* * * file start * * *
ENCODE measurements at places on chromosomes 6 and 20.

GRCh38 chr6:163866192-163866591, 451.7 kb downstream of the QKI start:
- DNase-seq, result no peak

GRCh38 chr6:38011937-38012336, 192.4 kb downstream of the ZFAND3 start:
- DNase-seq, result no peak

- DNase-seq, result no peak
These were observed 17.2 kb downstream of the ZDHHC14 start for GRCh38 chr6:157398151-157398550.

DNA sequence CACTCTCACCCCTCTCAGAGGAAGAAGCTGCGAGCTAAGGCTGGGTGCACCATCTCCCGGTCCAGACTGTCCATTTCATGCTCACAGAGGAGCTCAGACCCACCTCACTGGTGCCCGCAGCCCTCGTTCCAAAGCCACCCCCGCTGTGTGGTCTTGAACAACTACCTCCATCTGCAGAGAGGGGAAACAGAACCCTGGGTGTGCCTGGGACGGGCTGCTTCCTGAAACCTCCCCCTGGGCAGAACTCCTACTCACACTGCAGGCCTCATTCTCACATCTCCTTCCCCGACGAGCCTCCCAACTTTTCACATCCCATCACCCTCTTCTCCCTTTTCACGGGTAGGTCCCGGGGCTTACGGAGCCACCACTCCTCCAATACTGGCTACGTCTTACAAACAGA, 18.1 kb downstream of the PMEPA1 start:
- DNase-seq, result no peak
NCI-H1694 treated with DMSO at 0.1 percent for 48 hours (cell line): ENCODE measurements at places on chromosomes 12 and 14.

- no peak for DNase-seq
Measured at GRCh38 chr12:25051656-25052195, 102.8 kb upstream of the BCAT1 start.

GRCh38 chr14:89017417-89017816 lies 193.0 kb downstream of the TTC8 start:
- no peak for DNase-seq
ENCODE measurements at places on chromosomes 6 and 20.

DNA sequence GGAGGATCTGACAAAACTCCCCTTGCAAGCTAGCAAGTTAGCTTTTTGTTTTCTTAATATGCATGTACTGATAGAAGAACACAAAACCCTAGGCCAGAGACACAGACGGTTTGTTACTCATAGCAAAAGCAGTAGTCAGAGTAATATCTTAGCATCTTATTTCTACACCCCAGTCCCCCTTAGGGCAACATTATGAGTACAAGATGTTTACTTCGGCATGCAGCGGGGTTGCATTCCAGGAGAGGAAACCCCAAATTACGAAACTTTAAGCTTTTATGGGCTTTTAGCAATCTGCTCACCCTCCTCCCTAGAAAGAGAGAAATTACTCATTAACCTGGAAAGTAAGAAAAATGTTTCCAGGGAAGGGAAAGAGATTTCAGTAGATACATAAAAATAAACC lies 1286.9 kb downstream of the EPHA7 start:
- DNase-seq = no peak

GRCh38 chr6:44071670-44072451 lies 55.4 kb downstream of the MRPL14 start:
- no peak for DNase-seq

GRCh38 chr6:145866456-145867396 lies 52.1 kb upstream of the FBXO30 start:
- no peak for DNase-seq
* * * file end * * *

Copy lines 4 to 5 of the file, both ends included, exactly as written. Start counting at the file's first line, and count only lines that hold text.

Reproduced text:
GRCh38 chr6:38011937-38012336, 192.4 kb downstream of the ZFAND3 start:
- DNase-seq, result no peak